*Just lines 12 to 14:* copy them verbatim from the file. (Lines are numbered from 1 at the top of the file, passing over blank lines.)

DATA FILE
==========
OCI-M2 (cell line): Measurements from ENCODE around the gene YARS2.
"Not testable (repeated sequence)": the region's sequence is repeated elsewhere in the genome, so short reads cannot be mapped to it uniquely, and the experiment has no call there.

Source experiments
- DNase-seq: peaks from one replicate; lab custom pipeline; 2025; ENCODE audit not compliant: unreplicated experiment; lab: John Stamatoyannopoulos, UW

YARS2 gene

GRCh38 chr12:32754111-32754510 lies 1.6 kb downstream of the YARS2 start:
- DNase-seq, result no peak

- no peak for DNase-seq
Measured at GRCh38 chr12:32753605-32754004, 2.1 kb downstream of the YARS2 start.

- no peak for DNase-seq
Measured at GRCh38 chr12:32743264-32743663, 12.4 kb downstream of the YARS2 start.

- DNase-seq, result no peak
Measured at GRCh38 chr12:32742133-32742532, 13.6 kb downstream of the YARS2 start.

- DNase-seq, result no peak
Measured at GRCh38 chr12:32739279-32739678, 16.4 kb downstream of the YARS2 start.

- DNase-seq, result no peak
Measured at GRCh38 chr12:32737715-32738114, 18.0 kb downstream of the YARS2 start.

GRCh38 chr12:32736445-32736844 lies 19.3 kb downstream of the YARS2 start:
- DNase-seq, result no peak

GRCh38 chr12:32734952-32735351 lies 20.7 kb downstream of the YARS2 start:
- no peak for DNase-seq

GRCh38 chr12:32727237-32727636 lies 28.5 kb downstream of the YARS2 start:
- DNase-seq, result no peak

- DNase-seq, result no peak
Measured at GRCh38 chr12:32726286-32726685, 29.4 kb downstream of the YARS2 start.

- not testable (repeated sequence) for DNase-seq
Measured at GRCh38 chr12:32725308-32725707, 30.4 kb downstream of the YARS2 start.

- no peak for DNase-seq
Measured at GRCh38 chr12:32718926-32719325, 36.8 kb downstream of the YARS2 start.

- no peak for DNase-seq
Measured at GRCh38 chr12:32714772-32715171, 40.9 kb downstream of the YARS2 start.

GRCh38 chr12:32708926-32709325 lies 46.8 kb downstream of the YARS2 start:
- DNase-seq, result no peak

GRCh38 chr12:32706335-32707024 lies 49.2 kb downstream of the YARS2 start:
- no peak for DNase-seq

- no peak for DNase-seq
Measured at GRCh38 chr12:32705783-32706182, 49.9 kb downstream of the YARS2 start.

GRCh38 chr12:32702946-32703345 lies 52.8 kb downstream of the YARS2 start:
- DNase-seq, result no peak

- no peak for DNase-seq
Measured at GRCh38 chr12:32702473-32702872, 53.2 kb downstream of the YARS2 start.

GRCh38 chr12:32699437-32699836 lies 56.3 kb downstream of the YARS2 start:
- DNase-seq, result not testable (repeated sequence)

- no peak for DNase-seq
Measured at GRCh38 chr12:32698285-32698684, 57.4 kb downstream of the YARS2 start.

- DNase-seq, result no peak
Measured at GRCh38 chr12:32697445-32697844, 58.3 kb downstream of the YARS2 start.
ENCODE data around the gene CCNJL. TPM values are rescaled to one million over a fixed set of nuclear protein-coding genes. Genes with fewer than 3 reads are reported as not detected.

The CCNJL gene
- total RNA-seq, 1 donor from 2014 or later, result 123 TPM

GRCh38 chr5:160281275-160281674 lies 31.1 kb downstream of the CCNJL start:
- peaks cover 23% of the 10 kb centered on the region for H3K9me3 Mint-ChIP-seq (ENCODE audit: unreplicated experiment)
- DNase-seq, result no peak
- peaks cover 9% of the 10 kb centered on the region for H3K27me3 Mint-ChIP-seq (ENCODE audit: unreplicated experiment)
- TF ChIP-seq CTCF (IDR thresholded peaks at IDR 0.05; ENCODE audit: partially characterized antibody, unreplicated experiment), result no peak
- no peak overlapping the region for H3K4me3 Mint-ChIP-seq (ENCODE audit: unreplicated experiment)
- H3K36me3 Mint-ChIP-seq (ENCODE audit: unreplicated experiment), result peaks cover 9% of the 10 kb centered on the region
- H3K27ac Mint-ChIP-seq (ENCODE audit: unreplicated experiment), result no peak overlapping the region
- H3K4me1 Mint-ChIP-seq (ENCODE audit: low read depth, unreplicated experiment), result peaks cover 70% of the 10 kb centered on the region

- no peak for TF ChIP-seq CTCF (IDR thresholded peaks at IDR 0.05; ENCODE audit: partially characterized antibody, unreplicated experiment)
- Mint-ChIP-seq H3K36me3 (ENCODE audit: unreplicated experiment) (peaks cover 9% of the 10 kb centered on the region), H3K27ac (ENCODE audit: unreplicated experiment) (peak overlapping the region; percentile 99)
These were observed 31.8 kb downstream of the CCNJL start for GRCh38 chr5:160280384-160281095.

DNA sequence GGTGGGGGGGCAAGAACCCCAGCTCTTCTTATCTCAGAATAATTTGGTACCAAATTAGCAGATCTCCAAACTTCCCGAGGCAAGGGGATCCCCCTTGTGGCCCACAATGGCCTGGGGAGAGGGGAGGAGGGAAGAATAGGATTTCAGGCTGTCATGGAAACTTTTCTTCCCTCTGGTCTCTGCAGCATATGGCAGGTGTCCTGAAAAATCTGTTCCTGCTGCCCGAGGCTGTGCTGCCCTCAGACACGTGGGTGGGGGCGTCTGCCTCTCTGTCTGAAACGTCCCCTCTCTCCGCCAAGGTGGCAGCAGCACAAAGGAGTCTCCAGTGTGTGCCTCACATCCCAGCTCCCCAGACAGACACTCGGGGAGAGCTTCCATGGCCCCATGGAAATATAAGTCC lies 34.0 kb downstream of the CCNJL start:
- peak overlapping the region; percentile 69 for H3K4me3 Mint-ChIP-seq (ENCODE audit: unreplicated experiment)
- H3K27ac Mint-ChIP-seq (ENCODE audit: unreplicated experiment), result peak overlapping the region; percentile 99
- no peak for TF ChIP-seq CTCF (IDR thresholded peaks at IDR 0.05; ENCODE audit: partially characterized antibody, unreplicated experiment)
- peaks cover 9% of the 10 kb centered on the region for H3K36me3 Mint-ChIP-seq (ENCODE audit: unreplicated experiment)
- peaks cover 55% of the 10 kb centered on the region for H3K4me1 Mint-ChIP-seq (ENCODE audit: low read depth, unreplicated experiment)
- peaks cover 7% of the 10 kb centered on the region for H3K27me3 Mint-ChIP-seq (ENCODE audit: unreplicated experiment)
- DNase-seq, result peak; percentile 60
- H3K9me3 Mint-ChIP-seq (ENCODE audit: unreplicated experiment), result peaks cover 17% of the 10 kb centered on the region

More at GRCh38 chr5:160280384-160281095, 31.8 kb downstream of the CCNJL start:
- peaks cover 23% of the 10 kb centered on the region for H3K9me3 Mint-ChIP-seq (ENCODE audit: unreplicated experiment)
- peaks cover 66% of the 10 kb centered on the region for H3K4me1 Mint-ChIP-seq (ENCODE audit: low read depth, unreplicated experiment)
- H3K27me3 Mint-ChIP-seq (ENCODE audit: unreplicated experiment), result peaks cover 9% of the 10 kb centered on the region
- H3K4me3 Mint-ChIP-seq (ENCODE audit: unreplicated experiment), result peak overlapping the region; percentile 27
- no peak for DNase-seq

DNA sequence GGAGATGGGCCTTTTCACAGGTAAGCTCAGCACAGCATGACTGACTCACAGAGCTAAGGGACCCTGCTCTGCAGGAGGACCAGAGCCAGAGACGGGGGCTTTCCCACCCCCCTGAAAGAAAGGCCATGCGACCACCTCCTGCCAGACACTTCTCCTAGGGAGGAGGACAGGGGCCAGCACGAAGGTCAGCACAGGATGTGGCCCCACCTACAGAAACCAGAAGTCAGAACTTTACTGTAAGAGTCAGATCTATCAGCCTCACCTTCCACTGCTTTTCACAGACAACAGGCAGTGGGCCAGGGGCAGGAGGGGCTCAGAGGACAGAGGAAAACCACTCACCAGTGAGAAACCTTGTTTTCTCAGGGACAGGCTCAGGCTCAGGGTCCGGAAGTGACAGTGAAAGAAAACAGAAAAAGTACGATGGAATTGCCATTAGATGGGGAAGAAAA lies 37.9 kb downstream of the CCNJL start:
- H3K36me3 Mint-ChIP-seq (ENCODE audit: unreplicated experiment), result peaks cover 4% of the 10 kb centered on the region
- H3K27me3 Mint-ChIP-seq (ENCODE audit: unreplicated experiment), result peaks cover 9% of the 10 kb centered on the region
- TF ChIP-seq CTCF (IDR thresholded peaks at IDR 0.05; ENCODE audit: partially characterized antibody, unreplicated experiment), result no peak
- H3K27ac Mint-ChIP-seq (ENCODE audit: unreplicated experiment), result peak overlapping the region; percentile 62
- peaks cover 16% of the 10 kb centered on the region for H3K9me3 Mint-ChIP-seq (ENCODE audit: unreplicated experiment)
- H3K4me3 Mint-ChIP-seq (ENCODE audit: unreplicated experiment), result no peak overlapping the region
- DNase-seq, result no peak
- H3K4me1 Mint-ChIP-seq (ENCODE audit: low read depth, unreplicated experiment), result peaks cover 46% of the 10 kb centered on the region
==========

- DNase-seq, result no peak
Measured at GRCh38 chr12:32742133-32742532, 13.6 kb downstream of the YARS2 start.

- DNase-seq, result no peak